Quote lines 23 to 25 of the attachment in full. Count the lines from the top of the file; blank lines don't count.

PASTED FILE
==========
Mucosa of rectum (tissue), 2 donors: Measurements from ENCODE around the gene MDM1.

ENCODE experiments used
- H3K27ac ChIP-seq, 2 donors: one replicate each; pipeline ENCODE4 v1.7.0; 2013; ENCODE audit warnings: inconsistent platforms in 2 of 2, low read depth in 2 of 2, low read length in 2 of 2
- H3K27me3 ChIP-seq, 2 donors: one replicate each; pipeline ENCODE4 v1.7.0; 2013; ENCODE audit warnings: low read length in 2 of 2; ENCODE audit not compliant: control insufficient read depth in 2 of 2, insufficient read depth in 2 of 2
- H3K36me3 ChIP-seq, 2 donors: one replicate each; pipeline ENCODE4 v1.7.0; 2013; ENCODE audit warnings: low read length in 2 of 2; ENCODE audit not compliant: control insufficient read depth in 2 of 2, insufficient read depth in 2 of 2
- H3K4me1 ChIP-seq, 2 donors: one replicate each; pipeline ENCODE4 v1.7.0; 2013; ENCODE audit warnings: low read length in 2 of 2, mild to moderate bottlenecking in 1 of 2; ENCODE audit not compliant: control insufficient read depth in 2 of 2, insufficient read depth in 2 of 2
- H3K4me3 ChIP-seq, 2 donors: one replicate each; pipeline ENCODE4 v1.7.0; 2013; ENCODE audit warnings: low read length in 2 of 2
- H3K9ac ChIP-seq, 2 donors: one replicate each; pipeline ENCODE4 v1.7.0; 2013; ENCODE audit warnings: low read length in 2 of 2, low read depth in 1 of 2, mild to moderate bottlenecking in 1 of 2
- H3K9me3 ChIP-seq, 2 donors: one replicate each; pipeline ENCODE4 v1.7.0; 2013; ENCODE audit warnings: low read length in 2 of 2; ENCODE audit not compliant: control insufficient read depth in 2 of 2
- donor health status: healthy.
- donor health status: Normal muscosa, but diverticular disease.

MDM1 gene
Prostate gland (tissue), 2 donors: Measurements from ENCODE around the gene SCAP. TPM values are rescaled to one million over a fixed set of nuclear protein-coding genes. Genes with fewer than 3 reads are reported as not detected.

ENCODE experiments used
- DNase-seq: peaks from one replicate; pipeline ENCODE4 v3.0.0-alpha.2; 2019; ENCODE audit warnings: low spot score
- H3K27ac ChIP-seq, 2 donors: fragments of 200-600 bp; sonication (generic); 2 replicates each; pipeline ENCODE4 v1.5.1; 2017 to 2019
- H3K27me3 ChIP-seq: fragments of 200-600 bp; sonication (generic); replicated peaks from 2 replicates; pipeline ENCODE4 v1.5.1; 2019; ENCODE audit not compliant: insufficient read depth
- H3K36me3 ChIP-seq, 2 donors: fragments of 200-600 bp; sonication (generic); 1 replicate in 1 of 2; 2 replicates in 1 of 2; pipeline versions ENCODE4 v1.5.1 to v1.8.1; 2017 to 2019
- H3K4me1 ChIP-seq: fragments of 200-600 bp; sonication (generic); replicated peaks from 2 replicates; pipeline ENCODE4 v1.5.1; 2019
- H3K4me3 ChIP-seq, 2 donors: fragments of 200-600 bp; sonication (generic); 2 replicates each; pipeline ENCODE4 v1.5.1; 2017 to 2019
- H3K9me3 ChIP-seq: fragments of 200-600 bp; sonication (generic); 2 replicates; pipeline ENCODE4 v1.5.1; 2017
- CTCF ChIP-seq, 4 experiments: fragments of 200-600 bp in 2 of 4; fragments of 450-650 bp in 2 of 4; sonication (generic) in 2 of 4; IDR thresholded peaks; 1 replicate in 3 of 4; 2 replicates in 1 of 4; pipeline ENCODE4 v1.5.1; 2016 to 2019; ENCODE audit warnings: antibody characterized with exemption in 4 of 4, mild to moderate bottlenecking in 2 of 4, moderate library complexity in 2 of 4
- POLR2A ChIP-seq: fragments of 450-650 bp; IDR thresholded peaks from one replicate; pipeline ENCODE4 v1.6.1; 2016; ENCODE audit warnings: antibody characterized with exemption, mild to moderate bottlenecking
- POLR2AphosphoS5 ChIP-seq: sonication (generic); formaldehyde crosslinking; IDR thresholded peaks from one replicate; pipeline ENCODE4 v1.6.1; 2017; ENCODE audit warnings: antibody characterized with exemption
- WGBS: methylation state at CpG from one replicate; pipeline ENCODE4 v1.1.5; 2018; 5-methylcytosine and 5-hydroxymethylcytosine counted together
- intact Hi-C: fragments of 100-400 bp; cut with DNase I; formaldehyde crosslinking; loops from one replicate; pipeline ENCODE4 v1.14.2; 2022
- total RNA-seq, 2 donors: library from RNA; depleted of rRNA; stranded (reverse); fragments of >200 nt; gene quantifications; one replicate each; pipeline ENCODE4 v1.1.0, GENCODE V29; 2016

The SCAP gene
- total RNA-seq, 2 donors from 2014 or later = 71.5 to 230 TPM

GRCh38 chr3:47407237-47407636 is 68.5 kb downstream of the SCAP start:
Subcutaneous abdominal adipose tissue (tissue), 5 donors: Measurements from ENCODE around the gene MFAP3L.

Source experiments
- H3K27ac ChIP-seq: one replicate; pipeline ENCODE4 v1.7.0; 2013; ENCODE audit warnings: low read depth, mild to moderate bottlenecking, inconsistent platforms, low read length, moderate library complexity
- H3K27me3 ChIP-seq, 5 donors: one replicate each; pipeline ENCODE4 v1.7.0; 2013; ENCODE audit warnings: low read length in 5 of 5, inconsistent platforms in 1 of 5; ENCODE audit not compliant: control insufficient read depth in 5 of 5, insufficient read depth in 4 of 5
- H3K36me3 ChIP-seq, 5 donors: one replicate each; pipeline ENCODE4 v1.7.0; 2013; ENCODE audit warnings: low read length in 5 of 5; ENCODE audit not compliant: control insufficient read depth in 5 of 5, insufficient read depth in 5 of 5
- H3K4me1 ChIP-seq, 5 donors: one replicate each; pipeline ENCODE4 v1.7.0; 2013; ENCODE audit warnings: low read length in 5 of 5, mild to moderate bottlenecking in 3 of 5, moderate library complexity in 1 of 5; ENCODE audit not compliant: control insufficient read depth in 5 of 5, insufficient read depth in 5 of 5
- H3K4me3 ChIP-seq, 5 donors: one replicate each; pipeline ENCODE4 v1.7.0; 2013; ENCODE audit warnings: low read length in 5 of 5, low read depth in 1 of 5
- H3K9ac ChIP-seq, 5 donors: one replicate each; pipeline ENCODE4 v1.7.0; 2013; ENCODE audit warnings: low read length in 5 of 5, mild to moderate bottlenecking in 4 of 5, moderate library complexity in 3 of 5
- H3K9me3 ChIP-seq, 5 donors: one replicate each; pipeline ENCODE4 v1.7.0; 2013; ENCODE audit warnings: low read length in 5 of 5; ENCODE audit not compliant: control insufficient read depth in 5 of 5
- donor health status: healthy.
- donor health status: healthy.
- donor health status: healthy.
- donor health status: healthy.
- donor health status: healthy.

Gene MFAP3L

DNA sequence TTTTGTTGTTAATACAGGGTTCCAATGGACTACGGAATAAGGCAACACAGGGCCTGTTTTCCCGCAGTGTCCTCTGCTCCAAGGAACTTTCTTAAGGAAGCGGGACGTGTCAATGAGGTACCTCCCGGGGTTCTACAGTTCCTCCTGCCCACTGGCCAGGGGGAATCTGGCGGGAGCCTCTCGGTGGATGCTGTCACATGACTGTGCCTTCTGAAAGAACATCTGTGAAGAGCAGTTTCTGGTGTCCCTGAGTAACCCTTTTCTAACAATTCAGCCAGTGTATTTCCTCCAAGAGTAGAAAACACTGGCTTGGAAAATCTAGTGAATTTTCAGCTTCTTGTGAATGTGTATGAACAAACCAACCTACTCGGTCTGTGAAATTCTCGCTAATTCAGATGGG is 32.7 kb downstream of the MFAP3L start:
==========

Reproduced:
- POLR2A ChIP-seq: fragments of 450-650 bp; IDR thresholded peaks from one replicate; pipeline ENCODE4 v1.6.1; 2016; ENCODE audit warnings: antibody characterized with exemption, mild to moderate bottlenecking
- POLR2AphosphoS5 ChIP-seq: sonication (generic); formaldehyde crosslinking; IDR thresholded peaks from one replicate; pipeline ENCODE4 v1.6.1; 2017; ENCODE audit warnings: antibody characterized with exemption
- WGBS: methylation state at CpG from one replicate; pipeline ENCODE4 v1.1.5; 2018; 5-methylcytosine and 5-hydroxymethylcytosine counted together